GAget is a Google Analytics app for macOS that started life as a Dashboard widget. These days, GAget resides in macOS’s Today widget panel of Notification Center. If you’ve ever used Google Analytics, you know that its web interface is complex. There’s a place for digging through Google’s many tabs of data, but when all you want are the highlights, GAget is better. It takes Google Analytics’ data and boils it down into cleanly-designed dashboard widgets and alerts that make it easy to understand what is going on with your website at a glance.
GAget’s setup process was smooth and will be familiar to anyone who has connected a Google service to a macOS app. The usual dialog boxes pop up, asking for your login credentials and then to confirm you want to grant GAget access to Google Analytics information. Once connected, you choose which sites to track if you have more than one. The final step is to activate the widget in Notification Center.
GAget comes with an Overview widget built in that tracks several statistics. At the top of the widget is a line graph of traffic to your site during the past two weeks. Below that is a default view that has gauges to display data on sessions, users, pageviews, the bounce rate, new sessions, and the average time spent on your site by its visitors. You can also switch to views that list the sites from which you get the most referrals, the countries from which most of your visitors originate, and whether your visitors are using a desktop, phone, or tablet browsers.
A second widget that displays real-time data for your sites can be added for a $1.99 In-App Purchase. That widget is broken down by the number of active users and their locations, desktop versus mobile use, and which pages of your website are currently active. A third widget is planned that will measure advertising conversions.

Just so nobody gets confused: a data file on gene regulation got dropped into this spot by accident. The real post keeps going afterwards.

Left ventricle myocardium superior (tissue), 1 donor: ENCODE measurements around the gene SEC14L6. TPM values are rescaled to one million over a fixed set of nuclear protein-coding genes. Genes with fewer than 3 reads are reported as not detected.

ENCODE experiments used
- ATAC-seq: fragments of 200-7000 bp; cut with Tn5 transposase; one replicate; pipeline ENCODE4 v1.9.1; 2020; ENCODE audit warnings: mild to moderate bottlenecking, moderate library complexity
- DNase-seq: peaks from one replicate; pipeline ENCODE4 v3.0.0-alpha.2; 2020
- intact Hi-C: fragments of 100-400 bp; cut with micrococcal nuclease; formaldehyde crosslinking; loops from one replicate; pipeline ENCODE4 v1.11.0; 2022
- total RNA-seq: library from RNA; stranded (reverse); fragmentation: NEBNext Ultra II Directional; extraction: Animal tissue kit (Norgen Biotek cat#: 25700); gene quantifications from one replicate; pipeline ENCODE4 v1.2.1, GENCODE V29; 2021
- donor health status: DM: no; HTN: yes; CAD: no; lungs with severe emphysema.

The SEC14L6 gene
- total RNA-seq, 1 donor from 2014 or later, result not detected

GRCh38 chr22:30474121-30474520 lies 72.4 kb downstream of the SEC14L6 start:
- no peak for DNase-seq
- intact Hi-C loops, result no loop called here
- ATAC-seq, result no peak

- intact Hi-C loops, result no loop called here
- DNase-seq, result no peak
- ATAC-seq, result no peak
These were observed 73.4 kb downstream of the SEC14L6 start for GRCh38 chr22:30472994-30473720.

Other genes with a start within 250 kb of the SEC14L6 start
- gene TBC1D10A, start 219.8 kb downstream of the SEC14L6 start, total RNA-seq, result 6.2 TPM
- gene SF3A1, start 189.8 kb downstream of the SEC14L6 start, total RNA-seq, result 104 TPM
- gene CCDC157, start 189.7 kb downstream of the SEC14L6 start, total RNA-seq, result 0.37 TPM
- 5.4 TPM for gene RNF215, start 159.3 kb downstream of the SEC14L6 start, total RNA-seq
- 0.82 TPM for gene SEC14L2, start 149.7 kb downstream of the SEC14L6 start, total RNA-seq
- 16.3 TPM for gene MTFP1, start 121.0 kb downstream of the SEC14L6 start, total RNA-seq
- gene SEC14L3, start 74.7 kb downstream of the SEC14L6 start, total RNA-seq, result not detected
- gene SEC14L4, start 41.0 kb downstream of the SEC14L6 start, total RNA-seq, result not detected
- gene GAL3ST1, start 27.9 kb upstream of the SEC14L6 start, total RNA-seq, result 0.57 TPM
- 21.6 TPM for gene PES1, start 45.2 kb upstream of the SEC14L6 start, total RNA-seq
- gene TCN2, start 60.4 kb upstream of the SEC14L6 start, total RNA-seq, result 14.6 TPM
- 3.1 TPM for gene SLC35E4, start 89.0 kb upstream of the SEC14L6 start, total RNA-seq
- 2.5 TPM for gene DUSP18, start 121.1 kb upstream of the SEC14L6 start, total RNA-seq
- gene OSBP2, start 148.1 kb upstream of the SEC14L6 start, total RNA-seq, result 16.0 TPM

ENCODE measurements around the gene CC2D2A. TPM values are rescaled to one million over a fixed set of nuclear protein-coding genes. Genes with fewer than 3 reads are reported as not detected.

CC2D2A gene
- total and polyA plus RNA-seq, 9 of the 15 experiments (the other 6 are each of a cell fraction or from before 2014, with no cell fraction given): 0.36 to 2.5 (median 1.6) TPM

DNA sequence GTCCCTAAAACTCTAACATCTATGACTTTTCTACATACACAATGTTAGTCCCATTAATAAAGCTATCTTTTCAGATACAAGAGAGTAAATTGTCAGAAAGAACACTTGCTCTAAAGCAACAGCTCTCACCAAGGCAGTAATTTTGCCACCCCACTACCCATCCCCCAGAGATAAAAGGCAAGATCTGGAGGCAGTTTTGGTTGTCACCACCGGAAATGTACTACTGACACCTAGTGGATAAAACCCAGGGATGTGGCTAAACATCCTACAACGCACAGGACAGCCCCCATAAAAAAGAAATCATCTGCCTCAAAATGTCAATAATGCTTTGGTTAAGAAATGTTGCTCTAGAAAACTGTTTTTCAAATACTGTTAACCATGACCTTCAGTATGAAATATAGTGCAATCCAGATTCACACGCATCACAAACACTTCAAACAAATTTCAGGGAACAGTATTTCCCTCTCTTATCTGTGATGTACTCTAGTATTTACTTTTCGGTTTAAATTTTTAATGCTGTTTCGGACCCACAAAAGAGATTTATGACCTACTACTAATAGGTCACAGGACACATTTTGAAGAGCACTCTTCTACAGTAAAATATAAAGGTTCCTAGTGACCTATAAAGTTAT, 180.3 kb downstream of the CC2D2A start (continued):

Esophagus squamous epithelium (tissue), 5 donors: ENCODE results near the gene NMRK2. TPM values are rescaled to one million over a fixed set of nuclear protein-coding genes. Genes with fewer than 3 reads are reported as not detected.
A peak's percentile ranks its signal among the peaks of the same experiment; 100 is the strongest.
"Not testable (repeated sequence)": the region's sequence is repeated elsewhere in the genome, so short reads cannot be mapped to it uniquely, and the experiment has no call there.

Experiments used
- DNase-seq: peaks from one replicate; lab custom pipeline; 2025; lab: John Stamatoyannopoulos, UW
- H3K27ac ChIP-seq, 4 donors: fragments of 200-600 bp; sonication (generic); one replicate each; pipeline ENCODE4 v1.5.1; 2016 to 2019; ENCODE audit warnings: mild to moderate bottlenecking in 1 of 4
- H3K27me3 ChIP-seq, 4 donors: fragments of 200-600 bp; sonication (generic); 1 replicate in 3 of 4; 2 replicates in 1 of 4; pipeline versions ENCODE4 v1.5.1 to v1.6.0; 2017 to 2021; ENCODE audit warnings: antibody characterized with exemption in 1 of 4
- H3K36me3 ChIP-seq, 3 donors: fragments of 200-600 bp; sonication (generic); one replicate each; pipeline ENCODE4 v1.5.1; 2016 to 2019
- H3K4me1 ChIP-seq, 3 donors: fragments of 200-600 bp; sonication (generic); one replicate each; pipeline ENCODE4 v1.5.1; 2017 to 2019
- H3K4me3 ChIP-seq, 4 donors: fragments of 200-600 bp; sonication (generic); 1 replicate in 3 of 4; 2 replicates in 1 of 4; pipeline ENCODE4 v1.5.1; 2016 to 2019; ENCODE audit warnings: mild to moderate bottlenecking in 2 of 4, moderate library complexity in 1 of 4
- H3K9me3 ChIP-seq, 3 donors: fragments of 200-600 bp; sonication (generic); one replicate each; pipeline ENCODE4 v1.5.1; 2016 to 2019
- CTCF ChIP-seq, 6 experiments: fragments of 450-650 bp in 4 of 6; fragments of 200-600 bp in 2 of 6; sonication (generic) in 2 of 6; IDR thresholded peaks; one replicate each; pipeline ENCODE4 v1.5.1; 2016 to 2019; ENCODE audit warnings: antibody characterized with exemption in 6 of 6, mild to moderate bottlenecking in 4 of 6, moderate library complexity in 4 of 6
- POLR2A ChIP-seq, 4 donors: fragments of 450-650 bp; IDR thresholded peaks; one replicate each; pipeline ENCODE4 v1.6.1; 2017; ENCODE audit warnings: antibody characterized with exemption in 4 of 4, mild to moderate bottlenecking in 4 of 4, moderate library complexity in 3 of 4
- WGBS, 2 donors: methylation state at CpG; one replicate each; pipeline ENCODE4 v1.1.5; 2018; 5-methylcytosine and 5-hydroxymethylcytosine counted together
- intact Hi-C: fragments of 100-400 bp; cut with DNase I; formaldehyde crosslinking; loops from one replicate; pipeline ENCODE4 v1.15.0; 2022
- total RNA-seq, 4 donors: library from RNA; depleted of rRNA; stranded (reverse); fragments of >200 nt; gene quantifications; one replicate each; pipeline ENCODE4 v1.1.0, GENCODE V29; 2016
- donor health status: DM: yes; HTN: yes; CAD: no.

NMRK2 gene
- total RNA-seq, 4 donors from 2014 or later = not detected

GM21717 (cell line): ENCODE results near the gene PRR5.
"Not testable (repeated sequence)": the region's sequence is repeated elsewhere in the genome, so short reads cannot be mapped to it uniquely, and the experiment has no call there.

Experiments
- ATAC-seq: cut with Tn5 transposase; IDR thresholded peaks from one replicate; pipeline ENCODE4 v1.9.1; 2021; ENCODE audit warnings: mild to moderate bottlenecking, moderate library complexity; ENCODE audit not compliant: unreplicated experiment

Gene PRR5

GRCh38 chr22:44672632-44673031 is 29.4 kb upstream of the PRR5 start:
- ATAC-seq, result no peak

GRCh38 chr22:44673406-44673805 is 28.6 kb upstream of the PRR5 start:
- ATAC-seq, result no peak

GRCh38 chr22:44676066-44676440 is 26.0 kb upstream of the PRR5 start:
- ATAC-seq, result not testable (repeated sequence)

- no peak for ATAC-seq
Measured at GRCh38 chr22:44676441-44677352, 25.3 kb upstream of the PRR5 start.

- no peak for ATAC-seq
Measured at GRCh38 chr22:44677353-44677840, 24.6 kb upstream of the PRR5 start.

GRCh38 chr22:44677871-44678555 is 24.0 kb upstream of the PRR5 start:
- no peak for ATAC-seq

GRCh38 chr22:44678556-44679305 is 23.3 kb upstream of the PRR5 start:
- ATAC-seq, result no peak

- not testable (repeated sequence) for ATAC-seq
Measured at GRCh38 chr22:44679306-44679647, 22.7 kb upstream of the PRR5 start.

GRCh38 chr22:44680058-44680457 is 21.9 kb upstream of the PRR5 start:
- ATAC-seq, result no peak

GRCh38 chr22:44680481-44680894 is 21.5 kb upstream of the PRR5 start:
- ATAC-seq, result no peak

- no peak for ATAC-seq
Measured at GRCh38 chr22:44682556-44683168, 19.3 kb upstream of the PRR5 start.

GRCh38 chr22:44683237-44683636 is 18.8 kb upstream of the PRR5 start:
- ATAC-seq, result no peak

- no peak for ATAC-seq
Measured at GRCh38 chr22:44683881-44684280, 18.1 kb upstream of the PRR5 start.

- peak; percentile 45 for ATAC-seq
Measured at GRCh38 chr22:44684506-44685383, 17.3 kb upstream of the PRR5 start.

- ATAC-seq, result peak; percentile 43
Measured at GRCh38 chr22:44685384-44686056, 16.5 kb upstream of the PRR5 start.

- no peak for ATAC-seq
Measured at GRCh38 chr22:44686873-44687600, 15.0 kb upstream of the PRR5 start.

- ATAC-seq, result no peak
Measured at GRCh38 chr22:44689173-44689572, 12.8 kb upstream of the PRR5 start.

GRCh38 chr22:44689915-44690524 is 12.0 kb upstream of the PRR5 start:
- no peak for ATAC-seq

In addition to the widgets, another GAget In-App Purchase lets you set up alerts that send system notifications when certain thresholds you set are passed. Alerts run every ten minutes and can be created on a per-site basis to measure sessions, users, pageview, average session duration, new sessions, and bounce rates. For each, you can trigger an alert if a certain absolute number is passed (more than 1,000 pageviews, for instance) or if the statistic you measure increases by a certain amount or percentage.
Automating alerts and the ability to take a quick peek at overall statistics with a swipe into Notification Center is a great way to monitor your website without spending a lot of time digging around on the Google Analytics site. GAget’s presentation of data is superior, and by making it so readily accessible will reduce the time you spend looking up statistics, which will give you more time to create content for your site.